Spring is finally here, and it’s time to shed that winter weight and get active once again. However, it’s important to be know your limits and take precautions as your body emerges from hibernation. You don’t want to pull a hammy getting off the couch…
Once of the biggest obstacles to fitness is injury—particularly recurring or chronic injury, which makes getting into shape simply too painful for many. Don’t take yourself out of the game before you’ve even started.
Dr. Orlando is an orthopedic, sports medicine, and pediatric trained therapist and certified personal trainer. He has over 14 years of clinical experience—including treatment of amateur and professional athletes, CEO’s, and TV/Radio personalities. His practice, Orlando Physical Therapy, is located at 1321 Washington Street—right here in Hoboken.
Dr. Orlando took some time to talk to us here at hMAG and explain the essentials of injury avoidance and conditioning for particular activities…
Q: What is the best way you can avoid common injuries if you have an active lifestyle? Or if prone to a particular injury?
Certain injuries happen because one might be predisposed to an injury based on their genetic makeup. However, there are studies that estimate that 50% of all fitness injuries for people with active lifestyles were preventable had the individual taken appropriate precaution before, during, or after the fitness event. This is good news because it gives you a certain amount of control over your health and lessens the anxieties that go along with the fear of being injured.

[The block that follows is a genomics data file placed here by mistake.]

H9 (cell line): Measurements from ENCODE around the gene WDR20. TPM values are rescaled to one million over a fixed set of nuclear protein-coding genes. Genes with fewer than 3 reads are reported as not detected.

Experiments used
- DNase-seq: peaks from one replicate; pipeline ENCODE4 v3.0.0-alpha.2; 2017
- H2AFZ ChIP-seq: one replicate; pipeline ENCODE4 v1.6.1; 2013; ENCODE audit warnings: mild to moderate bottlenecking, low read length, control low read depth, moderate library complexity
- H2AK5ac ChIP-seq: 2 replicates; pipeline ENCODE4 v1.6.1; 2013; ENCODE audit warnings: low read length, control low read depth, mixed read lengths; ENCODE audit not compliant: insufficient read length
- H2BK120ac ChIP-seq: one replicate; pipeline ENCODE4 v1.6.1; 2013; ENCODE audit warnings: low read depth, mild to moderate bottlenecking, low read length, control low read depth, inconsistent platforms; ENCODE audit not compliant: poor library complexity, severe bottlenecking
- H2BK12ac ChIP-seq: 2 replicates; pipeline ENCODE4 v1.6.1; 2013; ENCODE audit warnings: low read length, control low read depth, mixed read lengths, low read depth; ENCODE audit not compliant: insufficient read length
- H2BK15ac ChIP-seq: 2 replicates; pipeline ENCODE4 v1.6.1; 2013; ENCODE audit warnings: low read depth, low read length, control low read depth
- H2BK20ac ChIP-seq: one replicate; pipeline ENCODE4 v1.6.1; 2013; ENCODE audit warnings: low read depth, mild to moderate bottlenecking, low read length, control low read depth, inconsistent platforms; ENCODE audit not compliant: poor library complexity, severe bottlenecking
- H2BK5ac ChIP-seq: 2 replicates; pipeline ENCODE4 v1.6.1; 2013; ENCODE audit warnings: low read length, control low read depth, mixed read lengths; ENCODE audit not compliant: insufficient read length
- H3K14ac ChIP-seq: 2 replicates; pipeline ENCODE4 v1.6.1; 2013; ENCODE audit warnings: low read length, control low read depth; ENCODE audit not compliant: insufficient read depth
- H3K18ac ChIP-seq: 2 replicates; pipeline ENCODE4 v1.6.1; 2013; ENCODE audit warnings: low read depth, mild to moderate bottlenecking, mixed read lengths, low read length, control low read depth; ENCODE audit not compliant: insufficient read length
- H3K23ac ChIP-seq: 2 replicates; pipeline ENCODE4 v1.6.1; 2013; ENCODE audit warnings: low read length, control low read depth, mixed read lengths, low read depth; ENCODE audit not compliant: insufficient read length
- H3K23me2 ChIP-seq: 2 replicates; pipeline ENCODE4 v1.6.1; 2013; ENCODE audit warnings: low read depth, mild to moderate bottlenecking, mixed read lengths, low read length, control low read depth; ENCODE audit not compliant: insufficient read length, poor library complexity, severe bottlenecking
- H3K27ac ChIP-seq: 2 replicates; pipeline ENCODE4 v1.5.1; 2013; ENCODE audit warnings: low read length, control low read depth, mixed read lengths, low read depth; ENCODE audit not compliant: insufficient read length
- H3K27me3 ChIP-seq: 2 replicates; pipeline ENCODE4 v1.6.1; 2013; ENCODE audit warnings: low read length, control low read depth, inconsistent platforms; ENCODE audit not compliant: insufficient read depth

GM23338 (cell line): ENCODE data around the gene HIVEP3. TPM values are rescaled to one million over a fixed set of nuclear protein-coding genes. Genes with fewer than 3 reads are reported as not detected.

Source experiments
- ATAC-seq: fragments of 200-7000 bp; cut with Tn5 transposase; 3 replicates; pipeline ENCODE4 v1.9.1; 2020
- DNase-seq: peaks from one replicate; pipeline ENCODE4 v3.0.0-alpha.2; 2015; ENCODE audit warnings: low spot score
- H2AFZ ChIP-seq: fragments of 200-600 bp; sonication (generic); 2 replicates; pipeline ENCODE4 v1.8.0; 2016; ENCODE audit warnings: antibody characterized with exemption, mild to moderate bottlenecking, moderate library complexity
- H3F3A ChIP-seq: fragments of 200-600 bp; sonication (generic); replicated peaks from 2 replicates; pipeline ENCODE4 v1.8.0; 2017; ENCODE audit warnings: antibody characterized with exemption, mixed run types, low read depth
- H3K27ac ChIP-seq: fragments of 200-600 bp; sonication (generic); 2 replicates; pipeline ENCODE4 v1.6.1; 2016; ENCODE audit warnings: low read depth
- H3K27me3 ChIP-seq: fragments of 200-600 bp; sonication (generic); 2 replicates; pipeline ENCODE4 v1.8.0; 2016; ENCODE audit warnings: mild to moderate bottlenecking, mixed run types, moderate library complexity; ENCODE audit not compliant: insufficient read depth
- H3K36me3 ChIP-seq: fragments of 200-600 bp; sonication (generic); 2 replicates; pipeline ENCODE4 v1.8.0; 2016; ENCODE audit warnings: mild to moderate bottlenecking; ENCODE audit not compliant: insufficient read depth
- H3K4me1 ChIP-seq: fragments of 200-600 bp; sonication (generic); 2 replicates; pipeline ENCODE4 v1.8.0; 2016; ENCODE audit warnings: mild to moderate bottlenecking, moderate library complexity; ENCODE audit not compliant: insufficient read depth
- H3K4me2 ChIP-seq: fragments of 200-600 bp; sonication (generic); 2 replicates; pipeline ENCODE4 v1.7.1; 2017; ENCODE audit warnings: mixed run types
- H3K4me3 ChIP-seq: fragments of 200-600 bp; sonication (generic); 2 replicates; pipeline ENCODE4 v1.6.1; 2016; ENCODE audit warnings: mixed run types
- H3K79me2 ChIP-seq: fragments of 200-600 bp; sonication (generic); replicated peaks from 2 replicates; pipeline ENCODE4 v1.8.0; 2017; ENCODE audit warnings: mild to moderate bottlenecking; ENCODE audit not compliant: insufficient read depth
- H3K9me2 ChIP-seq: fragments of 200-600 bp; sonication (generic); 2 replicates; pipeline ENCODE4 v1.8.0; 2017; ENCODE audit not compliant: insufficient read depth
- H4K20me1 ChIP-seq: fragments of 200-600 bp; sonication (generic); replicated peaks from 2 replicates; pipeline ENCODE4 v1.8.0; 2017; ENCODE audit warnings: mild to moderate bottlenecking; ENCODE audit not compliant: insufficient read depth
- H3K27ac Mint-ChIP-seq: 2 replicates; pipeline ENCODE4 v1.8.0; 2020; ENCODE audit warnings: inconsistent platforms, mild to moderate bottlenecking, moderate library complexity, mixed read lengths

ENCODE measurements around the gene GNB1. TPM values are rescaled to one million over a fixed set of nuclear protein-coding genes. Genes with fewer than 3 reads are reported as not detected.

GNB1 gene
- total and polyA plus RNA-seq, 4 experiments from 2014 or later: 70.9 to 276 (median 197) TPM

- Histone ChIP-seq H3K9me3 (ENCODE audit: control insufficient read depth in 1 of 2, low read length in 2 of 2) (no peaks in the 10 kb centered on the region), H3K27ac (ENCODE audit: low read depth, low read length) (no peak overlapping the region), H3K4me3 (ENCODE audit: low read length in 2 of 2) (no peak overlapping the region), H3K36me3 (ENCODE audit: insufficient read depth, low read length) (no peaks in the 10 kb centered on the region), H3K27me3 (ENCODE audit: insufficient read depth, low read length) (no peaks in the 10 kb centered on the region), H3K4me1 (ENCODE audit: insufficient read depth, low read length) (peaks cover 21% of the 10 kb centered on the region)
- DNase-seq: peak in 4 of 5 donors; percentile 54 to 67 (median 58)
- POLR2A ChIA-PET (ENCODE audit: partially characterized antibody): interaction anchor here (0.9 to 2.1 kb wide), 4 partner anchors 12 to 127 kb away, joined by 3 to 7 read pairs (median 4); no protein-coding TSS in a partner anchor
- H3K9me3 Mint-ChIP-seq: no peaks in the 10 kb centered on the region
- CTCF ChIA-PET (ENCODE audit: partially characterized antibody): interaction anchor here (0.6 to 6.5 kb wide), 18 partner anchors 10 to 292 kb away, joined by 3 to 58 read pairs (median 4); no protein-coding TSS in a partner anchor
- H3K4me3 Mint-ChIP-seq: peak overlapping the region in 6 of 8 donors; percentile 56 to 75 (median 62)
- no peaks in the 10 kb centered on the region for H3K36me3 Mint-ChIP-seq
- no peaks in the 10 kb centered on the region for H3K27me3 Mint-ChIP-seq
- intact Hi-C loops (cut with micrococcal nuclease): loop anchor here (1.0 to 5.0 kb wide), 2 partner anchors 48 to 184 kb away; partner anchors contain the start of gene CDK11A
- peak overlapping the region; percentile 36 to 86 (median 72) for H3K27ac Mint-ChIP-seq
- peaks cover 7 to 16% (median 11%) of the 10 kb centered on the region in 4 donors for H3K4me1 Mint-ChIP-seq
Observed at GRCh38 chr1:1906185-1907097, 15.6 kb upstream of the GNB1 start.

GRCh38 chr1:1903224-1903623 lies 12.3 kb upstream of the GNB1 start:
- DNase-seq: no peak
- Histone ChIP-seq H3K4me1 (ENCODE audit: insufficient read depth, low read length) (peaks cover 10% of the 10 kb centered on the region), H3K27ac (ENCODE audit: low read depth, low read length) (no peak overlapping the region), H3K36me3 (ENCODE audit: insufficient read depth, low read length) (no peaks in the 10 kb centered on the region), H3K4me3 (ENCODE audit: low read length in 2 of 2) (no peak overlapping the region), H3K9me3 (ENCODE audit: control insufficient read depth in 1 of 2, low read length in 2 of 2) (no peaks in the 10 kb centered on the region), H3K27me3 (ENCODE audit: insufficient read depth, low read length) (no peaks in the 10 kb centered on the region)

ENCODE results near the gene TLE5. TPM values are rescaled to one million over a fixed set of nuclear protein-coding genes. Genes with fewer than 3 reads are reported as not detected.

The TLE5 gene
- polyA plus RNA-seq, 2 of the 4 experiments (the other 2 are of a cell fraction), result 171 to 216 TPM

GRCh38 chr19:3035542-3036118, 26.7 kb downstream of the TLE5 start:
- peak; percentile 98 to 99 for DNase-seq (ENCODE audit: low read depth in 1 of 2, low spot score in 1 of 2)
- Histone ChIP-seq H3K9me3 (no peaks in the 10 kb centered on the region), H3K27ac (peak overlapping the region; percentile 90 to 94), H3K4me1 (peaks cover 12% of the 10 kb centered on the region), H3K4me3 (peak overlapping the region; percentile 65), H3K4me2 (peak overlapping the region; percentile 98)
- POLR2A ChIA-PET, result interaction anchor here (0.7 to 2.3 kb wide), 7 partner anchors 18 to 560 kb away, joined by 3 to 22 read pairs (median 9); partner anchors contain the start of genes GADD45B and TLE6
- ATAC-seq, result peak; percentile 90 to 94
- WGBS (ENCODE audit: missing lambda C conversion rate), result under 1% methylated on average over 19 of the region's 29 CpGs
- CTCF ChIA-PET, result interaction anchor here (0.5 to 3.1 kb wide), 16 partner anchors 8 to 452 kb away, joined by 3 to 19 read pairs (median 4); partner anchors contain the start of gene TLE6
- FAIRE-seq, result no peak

First and foremost, active people need to condition themselves properly. Don’t try to “play” your way into shape. Make sure you train and condition the specific muscles that you are using. For example, if you are involved in an overhead activity, then I would focus on rotator cuff strengthening and shoulder flexibility. If you are a runner, I would focus on quadricep, hamstring, and patellofemoral conditioning. If you play basketball, you might want to take more time working on your calf muscles and ankle stability.
Secondly, warm up. Don’t be in such a rush to get out there and start sprinting or lifting heavy objects. Make sure you stretch, and that your stretches are sport/activity specific. Gradually increase blood flow into your muscles, tendons, and ligaments. Warm muscles are less susceptible to injuries.
Lastly, avoid participating in an activity if you are in pain or tired. That’s usually a signal for a problem or a potential underlying injury.
If you are prone to a particular injury then I would recommend having a Functional Movement Screen (FMS). This is a relatively quick screen that systematically identifies certain functional limitations and asymmetries. Once you understand the faulty movement pattern that is causing the injury, you can then use corrective exercises to help restore proper mechanical movement and limit the possibility of injury recurrence.
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